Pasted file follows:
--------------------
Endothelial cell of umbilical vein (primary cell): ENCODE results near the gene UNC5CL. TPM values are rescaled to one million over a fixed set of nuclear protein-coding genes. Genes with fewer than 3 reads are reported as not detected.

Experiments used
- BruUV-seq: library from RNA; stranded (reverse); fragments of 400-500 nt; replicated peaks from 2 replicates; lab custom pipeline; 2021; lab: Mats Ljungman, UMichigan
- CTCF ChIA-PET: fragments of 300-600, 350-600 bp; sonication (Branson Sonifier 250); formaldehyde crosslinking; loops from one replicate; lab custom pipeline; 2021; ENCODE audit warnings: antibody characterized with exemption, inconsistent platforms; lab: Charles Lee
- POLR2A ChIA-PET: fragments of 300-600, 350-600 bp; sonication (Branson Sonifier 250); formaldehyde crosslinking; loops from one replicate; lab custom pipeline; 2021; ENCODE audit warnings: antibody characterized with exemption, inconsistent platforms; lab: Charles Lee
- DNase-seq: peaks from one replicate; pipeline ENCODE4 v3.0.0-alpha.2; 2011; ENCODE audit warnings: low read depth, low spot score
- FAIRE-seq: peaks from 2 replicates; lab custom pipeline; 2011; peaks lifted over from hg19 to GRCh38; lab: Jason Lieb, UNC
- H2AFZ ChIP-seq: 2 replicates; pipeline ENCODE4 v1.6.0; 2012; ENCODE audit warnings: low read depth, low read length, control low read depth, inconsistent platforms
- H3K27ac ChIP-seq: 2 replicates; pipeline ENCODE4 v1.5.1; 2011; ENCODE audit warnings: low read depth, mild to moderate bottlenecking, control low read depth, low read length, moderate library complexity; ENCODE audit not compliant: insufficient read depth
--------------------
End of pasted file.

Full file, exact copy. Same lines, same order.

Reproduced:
Endothelial cell of umbilical vein (primary cell): ENCODE results near the gene UNC5CL. TPM values are rescaled to one million over a fixed set of nuclear protein-coding genes. Genes with fewer than 3 reads are reported as not detected.

Experiments used
- BruUV-seq: library from RNA; stranded (reverse); fragments of 400-500 nt; replicated peaks from 2 replicates; lab custom pipeline; 2021; lab: Mats Ljungman, UMichigan
- CTCF ChIA-PET: fragments of 300-600, 350-600 bp; sonication (Branson Sonifier 250); formaldehyde crosslinking; loops from one replicate; lab custom pipeline; 2021; ENCODE audit warnings: antibody characterized with exemption, inconsistent platforms; lab: Charles Lee
- POLR2A ChIA-PET: fragments of 300-600, 350-600 bp; sonication (Branson Sonifier 250); formaldehyde crosslinking; loops from one replicate; lab custom pipeline; 2021; ENCODE audit warnings: antibody characterized with exemption, inconsistent platforms; lab: Charles Lee
- DNase-seq: peaks from one replicate; pipeline ENCODE4 v3.0.0-alpha.2; 2011; ENCODE audit warnings: low read depth, low spot score
- FAIRE-seq: peaks from 2 replicates; lab custom pipeline; 2011; peaks lifted over from hg19 to GRCh38; lab: Jason Lieb, UNC
- H2AFZ ChIP-seq: 2 replicates; pipeline ENCODE4 v1.6.0; 2012; ENCODE audit warnings: low read depth, low read length, control low read depth, inconsistent platforms
- H3K27ac ChIP-seq: 2 replicates; pipeline ENCODE4 v1.5.1; 2011; ENCODE audit warnings: low read depth, mild to moderate bottlenecking, control low read depth, low read length, moderate library complexity; ENCODE audit not compliant: insufficient read depth